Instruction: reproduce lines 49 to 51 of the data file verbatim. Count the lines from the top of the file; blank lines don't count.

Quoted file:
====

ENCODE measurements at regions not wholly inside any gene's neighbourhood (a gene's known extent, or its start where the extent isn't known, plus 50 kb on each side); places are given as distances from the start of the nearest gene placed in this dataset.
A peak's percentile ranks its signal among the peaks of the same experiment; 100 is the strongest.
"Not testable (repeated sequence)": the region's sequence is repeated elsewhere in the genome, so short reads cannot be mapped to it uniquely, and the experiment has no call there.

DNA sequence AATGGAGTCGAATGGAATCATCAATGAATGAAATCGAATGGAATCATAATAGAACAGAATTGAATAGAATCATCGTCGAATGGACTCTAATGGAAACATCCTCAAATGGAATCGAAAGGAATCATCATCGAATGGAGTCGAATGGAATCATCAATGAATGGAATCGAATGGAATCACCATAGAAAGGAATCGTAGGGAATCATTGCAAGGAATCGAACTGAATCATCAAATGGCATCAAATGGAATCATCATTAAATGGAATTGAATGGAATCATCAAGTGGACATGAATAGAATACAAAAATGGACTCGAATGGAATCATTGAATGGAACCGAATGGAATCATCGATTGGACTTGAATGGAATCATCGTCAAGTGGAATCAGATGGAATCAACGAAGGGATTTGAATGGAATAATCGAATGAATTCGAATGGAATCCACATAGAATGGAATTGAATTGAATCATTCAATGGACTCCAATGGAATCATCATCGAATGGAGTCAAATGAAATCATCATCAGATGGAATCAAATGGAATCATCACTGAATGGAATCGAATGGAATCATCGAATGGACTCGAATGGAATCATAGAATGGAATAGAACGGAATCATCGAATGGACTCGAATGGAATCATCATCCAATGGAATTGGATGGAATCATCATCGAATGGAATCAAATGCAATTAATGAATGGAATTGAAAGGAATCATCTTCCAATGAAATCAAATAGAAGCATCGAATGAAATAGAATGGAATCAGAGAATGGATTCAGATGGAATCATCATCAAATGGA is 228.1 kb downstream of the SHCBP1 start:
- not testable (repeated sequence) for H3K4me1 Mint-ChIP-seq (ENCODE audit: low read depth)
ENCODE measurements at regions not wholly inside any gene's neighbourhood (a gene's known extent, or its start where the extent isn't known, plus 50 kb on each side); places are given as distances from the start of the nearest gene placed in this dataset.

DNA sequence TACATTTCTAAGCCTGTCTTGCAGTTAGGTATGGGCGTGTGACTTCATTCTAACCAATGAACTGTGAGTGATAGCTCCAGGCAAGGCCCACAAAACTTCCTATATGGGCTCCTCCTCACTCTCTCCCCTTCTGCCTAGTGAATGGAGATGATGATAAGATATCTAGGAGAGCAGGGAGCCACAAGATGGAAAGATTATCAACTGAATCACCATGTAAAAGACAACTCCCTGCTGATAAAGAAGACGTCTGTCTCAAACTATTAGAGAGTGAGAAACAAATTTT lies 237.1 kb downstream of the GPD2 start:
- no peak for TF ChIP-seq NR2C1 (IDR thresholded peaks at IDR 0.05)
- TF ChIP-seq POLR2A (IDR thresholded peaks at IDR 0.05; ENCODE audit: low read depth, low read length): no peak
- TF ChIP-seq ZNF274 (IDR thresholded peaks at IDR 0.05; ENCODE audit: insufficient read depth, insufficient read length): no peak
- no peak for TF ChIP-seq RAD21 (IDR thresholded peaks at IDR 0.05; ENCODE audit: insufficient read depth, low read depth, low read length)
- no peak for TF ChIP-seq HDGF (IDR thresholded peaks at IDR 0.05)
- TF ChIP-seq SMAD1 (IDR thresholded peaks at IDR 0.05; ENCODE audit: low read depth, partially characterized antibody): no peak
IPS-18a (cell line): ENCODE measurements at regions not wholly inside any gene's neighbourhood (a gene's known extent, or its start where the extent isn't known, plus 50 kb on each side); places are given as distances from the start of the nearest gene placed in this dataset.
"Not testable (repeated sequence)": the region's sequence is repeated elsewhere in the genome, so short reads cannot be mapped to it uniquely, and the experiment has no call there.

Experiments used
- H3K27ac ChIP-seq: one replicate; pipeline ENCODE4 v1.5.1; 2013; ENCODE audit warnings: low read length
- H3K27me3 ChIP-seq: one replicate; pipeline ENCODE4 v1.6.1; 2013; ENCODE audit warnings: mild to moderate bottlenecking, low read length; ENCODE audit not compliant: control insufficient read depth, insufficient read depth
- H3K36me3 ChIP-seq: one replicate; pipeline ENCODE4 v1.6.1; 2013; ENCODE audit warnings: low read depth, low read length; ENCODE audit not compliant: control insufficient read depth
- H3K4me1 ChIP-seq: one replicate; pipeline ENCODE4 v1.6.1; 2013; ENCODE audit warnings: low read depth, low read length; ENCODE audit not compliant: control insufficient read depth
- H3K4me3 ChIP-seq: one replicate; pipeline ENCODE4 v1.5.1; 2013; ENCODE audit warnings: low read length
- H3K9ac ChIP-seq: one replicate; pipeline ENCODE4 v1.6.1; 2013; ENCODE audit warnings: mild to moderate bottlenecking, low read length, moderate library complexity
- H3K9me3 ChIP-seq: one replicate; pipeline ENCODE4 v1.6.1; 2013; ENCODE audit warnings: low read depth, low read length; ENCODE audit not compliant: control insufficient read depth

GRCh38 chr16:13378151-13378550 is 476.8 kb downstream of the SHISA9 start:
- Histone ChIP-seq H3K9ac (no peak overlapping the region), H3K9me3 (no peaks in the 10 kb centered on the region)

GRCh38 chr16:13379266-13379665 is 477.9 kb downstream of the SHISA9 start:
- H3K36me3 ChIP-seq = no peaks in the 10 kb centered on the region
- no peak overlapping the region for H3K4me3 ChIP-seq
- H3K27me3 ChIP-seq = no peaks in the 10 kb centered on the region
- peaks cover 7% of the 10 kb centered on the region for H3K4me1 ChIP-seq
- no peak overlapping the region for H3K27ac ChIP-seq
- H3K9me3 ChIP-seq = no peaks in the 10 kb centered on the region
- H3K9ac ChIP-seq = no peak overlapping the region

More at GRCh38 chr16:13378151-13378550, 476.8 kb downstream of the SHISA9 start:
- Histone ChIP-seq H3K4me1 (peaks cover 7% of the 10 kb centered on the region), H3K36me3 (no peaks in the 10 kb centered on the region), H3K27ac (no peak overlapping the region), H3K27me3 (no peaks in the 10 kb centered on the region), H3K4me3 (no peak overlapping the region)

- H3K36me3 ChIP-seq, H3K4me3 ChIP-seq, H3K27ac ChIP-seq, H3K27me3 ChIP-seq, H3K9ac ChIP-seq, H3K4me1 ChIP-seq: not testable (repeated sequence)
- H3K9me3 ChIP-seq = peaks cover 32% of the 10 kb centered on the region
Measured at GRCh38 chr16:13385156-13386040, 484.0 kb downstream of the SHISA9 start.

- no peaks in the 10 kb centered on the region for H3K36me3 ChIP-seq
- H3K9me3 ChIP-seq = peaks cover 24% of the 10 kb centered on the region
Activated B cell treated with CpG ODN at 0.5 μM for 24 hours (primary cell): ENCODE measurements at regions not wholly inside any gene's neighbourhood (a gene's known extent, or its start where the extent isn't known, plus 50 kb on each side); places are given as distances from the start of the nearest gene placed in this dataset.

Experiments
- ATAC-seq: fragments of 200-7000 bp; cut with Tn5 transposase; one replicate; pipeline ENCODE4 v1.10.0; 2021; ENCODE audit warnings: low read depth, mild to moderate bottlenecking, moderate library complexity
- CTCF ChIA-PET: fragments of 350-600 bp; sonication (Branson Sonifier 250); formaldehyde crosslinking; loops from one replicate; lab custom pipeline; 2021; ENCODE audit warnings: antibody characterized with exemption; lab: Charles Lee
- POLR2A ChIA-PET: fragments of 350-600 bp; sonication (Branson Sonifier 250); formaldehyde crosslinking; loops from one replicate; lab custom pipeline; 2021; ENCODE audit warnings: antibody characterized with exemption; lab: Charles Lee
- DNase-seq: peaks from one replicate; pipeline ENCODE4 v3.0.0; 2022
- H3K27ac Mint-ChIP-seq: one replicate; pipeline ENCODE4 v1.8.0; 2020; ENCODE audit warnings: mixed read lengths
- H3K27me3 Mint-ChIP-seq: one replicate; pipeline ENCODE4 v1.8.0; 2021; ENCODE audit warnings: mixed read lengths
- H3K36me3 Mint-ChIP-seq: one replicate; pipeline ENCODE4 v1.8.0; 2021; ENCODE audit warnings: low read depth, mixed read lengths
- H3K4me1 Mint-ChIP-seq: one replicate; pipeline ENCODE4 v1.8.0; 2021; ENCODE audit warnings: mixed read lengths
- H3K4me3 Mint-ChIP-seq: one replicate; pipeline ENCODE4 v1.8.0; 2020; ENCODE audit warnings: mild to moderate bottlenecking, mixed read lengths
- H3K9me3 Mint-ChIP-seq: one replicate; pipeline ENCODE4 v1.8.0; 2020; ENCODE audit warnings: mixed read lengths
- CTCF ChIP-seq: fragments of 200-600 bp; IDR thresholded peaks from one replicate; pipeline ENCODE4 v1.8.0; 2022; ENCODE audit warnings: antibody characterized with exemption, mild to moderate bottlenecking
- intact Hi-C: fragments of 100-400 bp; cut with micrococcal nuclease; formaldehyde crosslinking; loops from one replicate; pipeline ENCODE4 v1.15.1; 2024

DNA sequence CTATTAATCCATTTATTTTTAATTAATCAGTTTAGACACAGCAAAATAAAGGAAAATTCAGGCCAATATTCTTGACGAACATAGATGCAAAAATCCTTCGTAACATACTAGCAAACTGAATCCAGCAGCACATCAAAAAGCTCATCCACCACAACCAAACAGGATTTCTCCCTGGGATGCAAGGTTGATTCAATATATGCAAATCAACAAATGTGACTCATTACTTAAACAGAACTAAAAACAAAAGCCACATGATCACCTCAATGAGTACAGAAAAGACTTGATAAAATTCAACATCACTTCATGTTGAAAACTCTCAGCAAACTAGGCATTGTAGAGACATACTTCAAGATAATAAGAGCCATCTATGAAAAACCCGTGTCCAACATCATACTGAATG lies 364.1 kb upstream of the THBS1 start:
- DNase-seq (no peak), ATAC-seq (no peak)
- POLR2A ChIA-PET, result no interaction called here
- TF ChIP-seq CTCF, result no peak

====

- H3K36me3 Mint-ChIP-seq: one replicate; pipeline ENCODE4 v1.8.0; 2021; ENCODE audit warnings: low read depth, mixed read lengths
- H3K4me1 Mint-ChIP-seq: one replicate; pipeline ENCODE4 v1.8.0; 2021; ENCODE audit warnings: mixed read lengths
- H3K4me3 Mint-ChIP-seq: one replicate; pipeline ENCODE4 v1.8.0; 2020; ENCODE audit warnings: mild to moderate bottlenecking, mixed read lengths